What are the recommended sterilization procedures for cats?
- An ovariohysterectomy (traditional spay) is the most common sterilization procedure in the US. Both the ovaries and uterus are removed during the procedure. Removing the uterus eliminates the risk of any future uterine disease, including infection (pyometra).
- In an ovariectomy procedure, the ovaries are removed while keeping the uterus intact. This sterilization option is more common in Europe and other locations. An ovariectomy is less invasive and faster than an ovariohysterectomy. Anesthesia time is shorter with an ovariectomy. Ovariectomy should be performed in young healthy females with a healthy uterus. Otherwise, an ovariohysterectomy (traditional spay) is recommended.
- Orchiectomy (castration) is the most common sterilization procedure performed in the US for male felines. The testicles are removed, and patients are typically discharged the same day. The biggest advantage of castration is the reduction of sex-driven behaviors.
- During a vasectomy, the veterinarian cuts, ties, and blocks off the vas deferens tubes, preventing sperm from entering the seminal stream during ejaculation. The procedure is potentially quicker and usually results in faster recovery than castration because the testicles are not removed. While the male cat is rendered sterile, he will retain his male sex-hormone driven behaviors such as roaming, urine marking, humping and aggression. Vasectomies are generally not taught in US veterinary schools.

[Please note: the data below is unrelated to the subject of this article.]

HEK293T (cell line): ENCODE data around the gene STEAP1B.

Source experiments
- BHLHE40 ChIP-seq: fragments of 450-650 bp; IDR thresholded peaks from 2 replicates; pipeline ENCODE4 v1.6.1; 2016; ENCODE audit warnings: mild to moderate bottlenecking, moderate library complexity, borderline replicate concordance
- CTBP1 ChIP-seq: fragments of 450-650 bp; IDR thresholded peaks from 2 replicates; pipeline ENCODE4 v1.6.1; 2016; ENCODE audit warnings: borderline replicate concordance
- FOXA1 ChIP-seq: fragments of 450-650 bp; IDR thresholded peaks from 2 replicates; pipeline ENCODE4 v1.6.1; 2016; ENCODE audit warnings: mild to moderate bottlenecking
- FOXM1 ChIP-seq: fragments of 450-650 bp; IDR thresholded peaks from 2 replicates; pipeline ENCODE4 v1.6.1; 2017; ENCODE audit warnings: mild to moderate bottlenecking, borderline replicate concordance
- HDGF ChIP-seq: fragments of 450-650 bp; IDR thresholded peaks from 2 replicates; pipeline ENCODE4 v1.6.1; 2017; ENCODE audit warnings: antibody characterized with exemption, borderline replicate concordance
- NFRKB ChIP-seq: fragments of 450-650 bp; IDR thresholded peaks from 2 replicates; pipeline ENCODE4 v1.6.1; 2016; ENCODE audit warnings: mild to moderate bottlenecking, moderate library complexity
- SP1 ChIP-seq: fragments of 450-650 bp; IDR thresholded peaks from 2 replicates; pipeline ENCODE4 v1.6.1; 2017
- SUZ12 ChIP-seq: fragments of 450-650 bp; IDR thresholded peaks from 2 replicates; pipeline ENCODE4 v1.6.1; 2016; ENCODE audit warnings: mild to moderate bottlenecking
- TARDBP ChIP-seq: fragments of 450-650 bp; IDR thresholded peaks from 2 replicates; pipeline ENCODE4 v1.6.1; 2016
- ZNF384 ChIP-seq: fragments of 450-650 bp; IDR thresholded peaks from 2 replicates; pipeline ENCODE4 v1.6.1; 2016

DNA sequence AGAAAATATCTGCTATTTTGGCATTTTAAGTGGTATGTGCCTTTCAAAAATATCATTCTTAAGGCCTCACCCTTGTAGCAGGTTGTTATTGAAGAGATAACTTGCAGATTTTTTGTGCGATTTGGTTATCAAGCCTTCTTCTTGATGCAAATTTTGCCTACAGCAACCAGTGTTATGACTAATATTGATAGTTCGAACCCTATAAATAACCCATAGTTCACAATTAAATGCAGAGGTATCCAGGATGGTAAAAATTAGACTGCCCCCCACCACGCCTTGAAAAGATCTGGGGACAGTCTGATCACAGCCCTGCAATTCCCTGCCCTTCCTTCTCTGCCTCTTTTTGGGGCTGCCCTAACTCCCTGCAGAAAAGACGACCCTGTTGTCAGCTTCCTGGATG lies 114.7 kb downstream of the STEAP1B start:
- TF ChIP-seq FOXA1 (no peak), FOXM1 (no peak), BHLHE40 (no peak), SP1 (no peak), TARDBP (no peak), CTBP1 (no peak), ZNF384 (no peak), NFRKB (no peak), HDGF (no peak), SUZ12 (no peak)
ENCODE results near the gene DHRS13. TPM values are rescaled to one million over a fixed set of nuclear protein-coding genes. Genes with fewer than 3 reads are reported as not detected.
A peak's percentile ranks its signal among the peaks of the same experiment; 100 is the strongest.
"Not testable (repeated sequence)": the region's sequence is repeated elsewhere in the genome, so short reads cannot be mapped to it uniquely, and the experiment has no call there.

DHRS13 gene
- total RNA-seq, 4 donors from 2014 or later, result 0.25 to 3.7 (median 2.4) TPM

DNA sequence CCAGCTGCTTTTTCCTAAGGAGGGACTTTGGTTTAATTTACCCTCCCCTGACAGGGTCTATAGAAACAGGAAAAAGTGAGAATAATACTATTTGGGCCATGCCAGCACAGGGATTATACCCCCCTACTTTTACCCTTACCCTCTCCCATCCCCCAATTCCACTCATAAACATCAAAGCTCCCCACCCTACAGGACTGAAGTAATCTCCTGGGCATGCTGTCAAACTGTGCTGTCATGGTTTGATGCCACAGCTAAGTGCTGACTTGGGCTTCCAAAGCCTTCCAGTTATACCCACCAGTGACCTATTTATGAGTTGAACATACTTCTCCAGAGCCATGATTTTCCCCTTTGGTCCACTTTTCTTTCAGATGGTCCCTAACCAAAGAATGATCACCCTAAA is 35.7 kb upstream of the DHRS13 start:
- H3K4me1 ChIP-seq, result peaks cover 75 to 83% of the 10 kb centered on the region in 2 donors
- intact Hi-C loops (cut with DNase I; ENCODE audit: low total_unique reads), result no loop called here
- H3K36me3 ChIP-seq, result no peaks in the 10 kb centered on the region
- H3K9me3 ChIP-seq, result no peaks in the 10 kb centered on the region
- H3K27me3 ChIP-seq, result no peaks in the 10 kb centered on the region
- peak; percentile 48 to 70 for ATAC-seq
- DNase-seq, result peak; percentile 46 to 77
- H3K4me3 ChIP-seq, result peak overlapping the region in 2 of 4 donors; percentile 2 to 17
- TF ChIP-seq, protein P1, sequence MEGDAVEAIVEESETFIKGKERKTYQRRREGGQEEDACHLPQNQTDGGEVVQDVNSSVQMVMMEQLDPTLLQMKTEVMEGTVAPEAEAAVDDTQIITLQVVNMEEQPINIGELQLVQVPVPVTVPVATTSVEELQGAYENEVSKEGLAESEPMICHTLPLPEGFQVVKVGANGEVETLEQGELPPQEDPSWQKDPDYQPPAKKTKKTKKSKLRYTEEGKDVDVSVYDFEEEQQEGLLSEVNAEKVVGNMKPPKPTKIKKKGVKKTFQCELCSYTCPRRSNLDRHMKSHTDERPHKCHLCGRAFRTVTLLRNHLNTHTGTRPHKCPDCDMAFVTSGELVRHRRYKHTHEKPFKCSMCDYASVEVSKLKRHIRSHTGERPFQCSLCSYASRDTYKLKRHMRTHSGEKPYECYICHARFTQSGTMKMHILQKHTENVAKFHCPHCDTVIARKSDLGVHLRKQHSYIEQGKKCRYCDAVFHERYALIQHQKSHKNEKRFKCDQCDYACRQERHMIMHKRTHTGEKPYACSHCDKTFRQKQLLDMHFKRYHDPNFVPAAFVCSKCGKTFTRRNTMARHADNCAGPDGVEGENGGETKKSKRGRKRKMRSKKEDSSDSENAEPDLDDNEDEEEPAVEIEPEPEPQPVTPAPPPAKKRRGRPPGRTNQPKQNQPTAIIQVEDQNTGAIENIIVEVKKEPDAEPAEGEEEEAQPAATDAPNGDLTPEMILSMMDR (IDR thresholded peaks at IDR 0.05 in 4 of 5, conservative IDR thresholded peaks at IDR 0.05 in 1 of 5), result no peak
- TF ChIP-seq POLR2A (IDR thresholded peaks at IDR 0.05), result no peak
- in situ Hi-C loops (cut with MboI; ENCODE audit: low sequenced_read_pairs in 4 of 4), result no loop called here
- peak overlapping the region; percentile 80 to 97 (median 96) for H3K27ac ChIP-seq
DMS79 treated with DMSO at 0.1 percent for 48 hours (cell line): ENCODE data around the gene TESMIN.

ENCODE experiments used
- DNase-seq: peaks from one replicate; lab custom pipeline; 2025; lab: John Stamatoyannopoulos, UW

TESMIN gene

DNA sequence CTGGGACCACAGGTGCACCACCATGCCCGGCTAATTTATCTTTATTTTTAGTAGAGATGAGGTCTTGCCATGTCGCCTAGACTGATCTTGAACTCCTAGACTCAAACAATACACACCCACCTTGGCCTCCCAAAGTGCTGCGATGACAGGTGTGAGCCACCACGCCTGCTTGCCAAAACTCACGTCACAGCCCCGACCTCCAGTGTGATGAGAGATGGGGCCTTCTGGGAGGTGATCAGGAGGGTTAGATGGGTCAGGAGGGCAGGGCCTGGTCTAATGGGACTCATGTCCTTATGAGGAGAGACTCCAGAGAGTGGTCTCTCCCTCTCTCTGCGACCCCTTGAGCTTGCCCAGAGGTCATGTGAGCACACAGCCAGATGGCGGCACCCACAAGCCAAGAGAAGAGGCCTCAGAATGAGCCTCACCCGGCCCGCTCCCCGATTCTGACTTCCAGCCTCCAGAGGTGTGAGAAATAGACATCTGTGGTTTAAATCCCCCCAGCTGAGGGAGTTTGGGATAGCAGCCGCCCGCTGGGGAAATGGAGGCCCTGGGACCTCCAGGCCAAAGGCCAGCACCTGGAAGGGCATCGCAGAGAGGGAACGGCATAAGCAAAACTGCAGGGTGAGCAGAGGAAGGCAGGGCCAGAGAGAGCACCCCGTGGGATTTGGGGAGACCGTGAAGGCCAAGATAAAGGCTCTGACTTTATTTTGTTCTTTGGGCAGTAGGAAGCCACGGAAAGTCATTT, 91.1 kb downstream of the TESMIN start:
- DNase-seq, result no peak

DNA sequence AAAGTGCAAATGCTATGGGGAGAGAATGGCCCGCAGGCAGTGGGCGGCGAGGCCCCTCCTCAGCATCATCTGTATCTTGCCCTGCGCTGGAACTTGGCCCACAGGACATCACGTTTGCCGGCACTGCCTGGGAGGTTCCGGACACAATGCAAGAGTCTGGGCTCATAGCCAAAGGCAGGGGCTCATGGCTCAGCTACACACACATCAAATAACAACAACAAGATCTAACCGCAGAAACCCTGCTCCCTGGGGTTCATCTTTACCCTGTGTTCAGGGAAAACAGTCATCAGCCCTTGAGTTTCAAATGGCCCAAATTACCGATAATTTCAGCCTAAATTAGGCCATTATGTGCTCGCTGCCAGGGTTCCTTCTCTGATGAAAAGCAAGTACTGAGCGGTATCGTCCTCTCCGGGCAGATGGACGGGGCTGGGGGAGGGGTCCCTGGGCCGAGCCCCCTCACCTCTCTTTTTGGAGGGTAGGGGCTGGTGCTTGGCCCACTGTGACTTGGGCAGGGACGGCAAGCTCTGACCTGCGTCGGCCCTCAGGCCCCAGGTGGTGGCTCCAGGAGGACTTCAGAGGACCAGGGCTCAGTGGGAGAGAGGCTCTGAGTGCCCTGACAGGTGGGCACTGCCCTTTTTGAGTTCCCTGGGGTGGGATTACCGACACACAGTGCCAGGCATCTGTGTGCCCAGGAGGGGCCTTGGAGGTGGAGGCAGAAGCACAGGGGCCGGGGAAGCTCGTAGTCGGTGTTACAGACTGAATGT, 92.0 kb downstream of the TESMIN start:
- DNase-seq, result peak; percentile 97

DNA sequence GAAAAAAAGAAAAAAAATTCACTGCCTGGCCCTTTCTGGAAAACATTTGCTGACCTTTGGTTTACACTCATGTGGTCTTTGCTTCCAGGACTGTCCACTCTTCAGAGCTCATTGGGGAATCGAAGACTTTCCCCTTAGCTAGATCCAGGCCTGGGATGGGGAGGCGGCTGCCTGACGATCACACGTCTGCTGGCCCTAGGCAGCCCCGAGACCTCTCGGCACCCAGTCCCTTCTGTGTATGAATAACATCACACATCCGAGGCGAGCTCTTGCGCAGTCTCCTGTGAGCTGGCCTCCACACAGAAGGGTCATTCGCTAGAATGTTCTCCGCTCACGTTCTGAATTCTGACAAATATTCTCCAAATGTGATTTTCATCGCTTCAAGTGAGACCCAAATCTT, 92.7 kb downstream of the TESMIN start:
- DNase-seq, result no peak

Research from Tufts University shows that feral cats that undergo a vasectomy or hysterectomy could reduce a feral colony's numbers more effectively than the traditional approach of neutering. This may be because vasectomized cats retain reproductive hormones and will continue to breed with females in heat. Because they are not able to reproduce, the females will come out of the heat cycle without being impregnated; this would also protect their turf from sexually intact competitors.
What are the risks/disadvantages of sterilizing my cat?